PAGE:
The U.S. Department of Energy (DOE)’s Lawrence Berkeley National Laboratory (Berkeley Lab) has won seven 2015 R&D 100 awards. This year’s winners include a high-capacity anode for rechargeable batteries, a technique to synthesize the lightest, strongest material ever made, and a new way to analyze and visualize mass spectrometry data.

The technologies may lead to advances in healthcare, transportation, and energy production, to name a few possible applications.

Presented by R&D Magazine, the R&D 100 Awards recognize the year’s top 100 technology products from industry, academia, and government-sponsored research, ranging from chemistry to materials to biomedical breakthroughs.  Go here to see all of the winners. The seven awards this year brings the total of Berkeley Lab’s R&D 100 wins to 80, plus two Editors’ Choice Awards.

A brief description of the winners follows:

Binary Pseudo-Random Calibration Tool

Binary Pseudo-Random Calibration Tool

This new metrological technology can be used for calibrations of a broad range of optical instruments, including those used for extreme ultraviolet lithography and high-precision visible light optics. Metrology is a multi-billion dollar industry that is an indispensable part of science and manufacturing.

The technology applies a variety of test samples and analytical methods to the evaluation and calibration of advanced metrology instrumentation with resolution from millimeters and down to nanometers. It solves one of the most difficult problems in metrology techniques: the quantitative characterization of the imaging instrumentation, including all the instruments and techniques listed above. The calibration technology has already found several applications at national laboratories. Valeriy Yashchuk and Wayne McKinney of Berkeley Lab’s Advanced Light Source, and Stefano Cabrini of the Molecular Foundry, led the development of the technology with scientists from Argonne and Brookhaven National Laboratories, and ABeam Technologies, Inc.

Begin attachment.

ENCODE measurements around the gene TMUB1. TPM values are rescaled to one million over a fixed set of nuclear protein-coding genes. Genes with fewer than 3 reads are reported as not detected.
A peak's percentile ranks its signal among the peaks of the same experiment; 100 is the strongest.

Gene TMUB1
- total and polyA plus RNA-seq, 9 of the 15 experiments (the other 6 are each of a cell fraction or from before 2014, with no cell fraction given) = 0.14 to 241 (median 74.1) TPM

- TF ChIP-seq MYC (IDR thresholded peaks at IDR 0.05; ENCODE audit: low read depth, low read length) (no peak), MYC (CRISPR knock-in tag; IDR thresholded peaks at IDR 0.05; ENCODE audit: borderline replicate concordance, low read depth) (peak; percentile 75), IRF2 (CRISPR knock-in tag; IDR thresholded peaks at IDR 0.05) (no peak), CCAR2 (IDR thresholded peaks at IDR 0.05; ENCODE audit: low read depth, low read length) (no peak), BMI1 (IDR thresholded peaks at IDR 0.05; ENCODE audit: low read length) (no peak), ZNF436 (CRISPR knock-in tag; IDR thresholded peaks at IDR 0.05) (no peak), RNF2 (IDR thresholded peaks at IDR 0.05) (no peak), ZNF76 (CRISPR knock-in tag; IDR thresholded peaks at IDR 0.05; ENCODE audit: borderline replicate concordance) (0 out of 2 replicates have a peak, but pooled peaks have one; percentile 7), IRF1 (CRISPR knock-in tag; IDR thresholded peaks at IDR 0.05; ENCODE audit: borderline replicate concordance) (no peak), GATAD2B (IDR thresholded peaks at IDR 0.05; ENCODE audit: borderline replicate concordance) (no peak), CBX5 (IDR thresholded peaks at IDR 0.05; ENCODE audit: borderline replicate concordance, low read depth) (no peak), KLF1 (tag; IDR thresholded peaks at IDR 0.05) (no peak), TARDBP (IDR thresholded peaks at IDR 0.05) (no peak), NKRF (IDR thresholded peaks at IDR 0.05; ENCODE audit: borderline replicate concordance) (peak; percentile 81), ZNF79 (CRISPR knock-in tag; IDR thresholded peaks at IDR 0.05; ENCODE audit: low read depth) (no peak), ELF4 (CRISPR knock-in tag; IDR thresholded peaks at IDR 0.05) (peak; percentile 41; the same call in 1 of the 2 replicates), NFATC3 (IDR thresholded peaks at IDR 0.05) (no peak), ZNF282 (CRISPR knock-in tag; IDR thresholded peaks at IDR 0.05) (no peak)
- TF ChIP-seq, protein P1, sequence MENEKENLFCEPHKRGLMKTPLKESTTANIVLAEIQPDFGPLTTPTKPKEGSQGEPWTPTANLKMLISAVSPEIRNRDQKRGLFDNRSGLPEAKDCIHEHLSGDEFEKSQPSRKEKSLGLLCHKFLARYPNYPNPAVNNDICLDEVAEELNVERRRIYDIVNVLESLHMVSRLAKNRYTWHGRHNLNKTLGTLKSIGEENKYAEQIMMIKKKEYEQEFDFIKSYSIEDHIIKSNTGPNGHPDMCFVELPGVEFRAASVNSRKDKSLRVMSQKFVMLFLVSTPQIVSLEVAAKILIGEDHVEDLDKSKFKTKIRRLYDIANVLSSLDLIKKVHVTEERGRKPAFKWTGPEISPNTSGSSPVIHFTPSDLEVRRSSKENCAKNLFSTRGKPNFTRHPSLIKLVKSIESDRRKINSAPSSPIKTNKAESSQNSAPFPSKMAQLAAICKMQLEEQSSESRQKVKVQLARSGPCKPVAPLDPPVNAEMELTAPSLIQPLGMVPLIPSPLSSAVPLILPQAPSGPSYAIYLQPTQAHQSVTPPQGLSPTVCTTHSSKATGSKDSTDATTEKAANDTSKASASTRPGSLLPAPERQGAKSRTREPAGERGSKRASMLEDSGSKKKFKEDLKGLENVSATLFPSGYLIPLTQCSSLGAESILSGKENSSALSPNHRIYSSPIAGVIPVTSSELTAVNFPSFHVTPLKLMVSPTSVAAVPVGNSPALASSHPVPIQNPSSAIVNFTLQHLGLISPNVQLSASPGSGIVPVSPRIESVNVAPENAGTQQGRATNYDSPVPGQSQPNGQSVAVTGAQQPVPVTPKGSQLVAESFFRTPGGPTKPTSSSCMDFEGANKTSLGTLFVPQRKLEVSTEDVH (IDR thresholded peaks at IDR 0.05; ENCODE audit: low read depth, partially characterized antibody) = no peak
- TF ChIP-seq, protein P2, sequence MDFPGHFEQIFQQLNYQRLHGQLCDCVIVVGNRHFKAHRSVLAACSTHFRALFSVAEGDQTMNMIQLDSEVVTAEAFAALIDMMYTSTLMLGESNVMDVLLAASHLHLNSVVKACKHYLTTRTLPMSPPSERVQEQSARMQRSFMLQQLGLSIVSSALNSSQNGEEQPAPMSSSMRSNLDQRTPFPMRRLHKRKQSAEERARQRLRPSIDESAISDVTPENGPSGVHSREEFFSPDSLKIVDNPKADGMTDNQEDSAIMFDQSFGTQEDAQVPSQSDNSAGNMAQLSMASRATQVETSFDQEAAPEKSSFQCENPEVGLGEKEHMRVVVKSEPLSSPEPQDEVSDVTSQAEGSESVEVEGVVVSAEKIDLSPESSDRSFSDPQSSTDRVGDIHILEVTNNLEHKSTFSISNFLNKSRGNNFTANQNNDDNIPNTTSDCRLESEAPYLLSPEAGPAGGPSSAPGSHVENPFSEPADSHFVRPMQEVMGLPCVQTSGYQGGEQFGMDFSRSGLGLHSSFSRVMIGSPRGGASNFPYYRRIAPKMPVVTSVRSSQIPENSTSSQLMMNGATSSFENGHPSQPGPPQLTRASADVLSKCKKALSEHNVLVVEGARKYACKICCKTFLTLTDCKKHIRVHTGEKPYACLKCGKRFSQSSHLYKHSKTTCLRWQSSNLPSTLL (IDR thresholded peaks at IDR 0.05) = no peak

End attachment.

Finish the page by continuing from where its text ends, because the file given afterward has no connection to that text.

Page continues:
Continuous Active-Source Seismic Monitoring (CASSM)


CASSM is a combination of experimental methodology, geometry, and instrumentation enabling virtually continuous monitoring of subsurface seismic properties within a defined area (hundreds of square meters). Subsurface engineering methods such as geologic carbon sequestration and enhanced oil recovery require monitoring, typically seismic monitoring, to verify liquid or gas location and containment.

Applications utilizing crosswell geometry have allowed CASSM to achieve a measurement precision far beyond previous field-scale experiments. Unlike the “snapshots” provided by present time-lapse imaging methods, CASSM’s continuous monitoring produces real-time information, capturing fast processes and short events often missed by present methods. Also, because CASSM can be operated while fluid is being injected into and withdrawn from a well, it eliminates the substantial labor costs and inefficiencies resulting from switching wells between borehole monitoring and production. The technology was developed by Thomas Daley, Jonathan Ajo-Franklin, and Ernest Majer of Berkeley Lab’s Earth and Environmental Sciences Area.